The Staff vacancies in care services 2019 report provides a national overview of vacancy levels reported by care services registered with the Care Inspectorate. It also includes data on the actual number of vacancies services have, which is held by the SSSC.
The data in the report reflects the situation in care services (1 January 2019 – 31 December 2019) before the COVID-19 pandemic and before the first case had been identified in the UK.
In the past year, 39% of services reported having vacancies, which is up one percentage point from the previous year.
However, care homes for adults, care homes for older people, care homes for children and young people, housing support services, care at home services, and residential special schools all had a proportion of services with vacancies significantly above the national average for all care services.
Daycare of children services were significantly below the national average for all care services reporting vacancies.
At 31 December 2019, the rate of whole time equivalent (WTE) vacancies for all services in Scotland was 6.2%, up from 5.5% in 2018.
At 31 December 2019, 49% of services with vacancies reported having problems filling them; up two percentage points from the previous year.
Lorraine Gray, Chief Executive of the SSSC said:
'The challenges of the COVID-19 pandemic have highlighted the vital work that social care staff do in looking after some of the most vulnerable people in society. This vacancies report is on the situation in 2019 but it is timely as it shows there are opportunities for careers in care.
'Many social service workers have gone above and beyond during the pandemic, demonstrating the skills, knowledge, values and compassion necessary to work in care as part of a professional workforce.
'Hearing about the difference they’ve made to the people they support, who in many cases won’t have been able to see their friends and families as usual, during this extremely difficult time demonstrates just how rewarding a career in care can be and I hope will attract more people to work in the sector.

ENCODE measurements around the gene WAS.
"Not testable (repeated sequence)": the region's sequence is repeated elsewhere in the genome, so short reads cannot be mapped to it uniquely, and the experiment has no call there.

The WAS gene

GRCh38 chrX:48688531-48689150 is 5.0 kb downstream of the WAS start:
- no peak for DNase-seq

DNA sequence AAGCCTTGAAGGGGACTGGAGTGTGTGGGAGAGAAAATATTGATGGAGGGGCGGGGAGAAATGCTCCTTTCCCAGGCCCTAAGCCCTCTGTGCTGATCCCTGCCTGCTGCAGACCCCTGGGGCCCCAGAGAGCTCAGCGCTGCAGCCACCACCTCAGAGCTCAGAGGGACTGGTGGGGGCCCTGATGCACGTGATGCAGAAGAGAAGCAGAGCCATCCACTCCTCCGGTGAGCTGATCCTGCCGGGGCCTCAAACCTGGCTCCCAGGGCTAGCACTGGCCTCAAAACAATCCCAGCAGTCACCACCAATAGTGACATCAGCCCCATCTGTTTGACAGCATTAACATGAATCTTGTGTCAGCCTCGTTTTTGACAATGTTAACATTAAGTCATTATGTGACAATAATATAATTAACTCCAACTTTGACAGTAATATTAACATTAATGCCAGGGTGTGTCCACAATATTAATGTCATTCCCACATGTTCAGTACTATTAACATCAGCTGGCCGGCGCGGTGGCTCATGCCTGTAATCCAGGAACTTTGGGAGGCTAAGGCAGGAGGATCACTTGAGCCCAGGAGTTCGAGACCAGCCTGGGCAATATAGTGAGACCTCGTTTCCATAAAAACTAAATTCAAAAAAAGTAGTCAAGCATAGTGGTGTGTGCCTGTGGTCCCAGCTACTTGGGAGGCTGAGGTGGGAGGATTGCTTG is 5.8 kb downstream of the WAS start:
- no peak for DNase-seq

'There are lots of different roles available with training and the opportunity to gain qualifications, the workforce is growing and it really is life changing work.'
Peter Macleod, chief executive of the Care Inspectorate said:
'The current challenges of delivering care during the COVID-19 pandemic have highlighted the value and importance of the social care workforce. They have played an essential role in delivering the best care possible to those who need it most and their compassionate person-centred approach has proven vital.
'The staff vacancies report provides a national overview of the vacancy levels and recruitment difficulties reported by care services. The report highlights that, in some areas, recruitment and retention in the social care sector remains a challenge.
'It is important to state that the data provided in the report should be considered alongside recognising that the skills, experiences, and values of social care staff are just as critical as the right number of staff being employed.'
Every care service is asked to complete an annual return every year to provide statistical and other information. The vacancy questions are asked for every care service type apart from childminders, who are typically sole providers.